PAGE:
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Searched everywhere for this but no luck. I wanted to write a small script that searched for an exact file name, not just a string within a file name. For instance if I search for 'hosts' using Explorer, I get multiple results by default. With the script I want ONLY the name I specify. I'm assuming that it's possible?

I had only really started the script and it's only for my personal use so it's not important, it's just bugging me. I have several drives so I started with 2 inputs, one to query drive letter and another to specify file name. I can search by extension, file size etc but can't seem to pin the search down to an exact name.

Any help would be appreciated!

EDIT : Thanks to all responses. Just to update. I added one of the answers to my tiny script and it works well. All three responses worked but I could only use one ultimately, no offence to the other two. Cheers. Just to clarify, 'npp' is an alias for Notepad++ to open the file once found.

$drv = read-host "Choose drive"
$fname = read-host "File name"
$req = dir -Path $drv -r | Where-Object { !$PsIsContainer -and  [System.IO.Path]::GetFileNameWithoutExtension($_.Name) -eq $fname }
set-location $
npp $req
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up vote 19 down vote accepted

From a command prompt at the root:

gci -recurse -filter "hosts"

Is only going to return an exact match to filename "hosts" - and a lot of red messages where I need elevated permissions (-:

Basically the -filter is, I think, the key.

Addednum as SteveMustafa points out you can now use the -File switch to give the following to recursively search for files named "hosts":

gci -recurse -filter "hosts" -File 

And if you want to avoid the "access to the path is denied errors" then

gci -recurse -filter "hosts" -file -ErrorAction SilentlyContinue
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Ah yes, -Filter is faster for this. He said he's looking for files so you'll need to add ? { !$PsIsContainer }. – George Howarth Aug 6 '10 at 22:19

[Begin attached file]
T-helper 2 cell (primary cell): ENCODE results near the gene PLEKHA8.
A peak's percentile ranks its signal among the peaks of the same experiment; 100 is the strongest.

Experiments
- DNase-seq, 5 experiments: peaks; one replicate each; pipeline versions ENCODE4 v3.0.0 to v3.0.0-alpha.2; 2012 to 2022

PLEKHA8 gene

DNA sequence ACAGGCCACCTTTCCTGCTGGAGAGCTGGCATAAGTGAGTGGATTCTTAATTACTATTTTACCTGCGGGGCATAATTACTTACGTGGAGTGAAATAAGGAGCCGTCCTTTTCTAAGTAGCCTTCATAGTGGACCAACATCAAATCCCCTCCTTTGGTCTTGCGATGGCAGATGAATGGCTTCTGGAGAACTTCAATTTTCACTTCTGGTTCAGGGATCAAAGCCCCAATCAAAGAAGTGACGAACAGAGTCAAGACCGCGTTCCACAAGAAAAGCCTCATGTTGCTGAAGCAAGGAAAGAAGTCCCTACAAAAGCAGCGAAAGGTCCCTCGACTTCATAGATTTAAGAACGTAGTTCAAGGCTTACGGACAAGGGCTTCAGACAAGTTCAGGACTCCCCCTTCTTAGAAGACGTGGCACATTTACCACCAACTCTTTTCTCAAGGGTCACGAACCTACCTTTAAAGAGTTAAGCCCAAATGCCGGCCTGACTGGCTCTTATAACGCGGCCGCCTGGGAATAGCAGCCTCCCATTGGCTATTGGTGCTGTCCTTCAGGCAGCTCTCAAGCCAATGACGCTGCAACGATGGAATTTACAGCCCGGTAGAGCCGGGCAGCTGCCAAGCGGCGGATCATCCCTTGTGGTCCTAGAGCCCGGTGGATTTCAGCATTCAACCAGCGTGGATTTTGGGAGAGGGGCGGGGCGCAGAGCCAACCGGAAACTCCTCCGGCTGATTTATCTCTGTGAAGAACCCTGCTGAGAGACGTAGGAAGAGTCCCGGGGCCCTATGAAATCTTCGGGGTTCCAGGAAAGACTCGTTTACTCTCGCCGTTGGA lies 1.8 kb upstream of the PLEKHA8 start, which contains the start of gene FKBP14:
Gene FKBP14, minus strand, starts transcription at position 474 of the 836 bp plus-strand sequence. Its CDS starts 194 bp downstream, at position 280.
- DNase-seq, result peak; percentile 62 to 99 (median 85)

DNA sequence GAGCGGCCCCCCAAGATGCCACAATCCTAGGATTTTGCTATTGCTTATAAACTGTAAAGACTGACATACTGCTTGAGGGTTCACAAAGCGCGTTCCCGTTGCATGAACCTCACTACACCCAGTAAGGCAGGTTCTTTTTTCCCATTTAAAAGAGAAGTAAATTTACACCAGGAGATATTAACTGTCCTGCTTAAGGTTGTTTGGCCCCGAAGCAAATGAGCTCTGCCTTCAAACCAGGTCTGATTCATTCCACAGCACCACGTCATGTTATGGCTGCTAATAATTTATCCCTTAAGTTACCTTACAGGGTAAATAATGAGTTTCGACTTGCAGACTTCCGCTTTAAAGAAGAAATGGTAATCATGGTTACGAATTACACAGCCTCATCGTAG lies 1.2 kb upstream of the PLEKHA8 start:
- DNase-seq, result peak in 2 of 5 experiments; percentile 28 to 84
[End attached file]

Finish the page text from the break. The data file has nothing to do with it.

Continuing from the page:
Thank you, exactly what I was after :) – gavin19 Aug 7 '10 at 3:08
why not add the -File switch? – SteveMustafa Jun 27 '14 at 16:08
@SteveMustafa mostly because I don't think it wasn't there at the time the answer was written (and still isn't in the online docs though it is if you do get-help get-childitem ) – Murph Jun 28 '14 at 6:48

Assuming you have a Z: drive mapped:

Get-ChildItem -Path "Z:" -Recurse | Where-Object { !$PsIsContainer -and [System.IO.Path]::GetFileNameWithoutExtension($_.Name) -eq "hosts" }
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Thank you. Elaborate answer, worked perfectly. Learned a few things too :) – gavin19 Aug 7 '10 at 3:06

I use this form for just this sort of thing:

gci . hosts -r | ? {!$_.PSIsContainer}

. maps to positional parameter Path and "hosts" maps to positional parameter Filter. I highly recommend using Filter over Include if the provider supports filtering (and the filesystem provider does). It is a good bit faster than Include.

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Cheers, works great. Much appreciated sir! – gavin19 Aug 7 '10 at 3:09

search whole computer
gdr -PSProvider 'FileSystem' | %{ ls -r $_.root} 2>$null | where { $ -eq "httpd.exe" }

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I'm using this function based on @Murph answer. It searches inside the current directory and lists the full path.

function findit { $filename = $args[0]; gci -recurse -filter "*${filename}*" -file -ErrorAction SilentlyContinue | foreach-object { $place_path = $ echo "${place_path}\${_}" } }

Example usage: findit myfile

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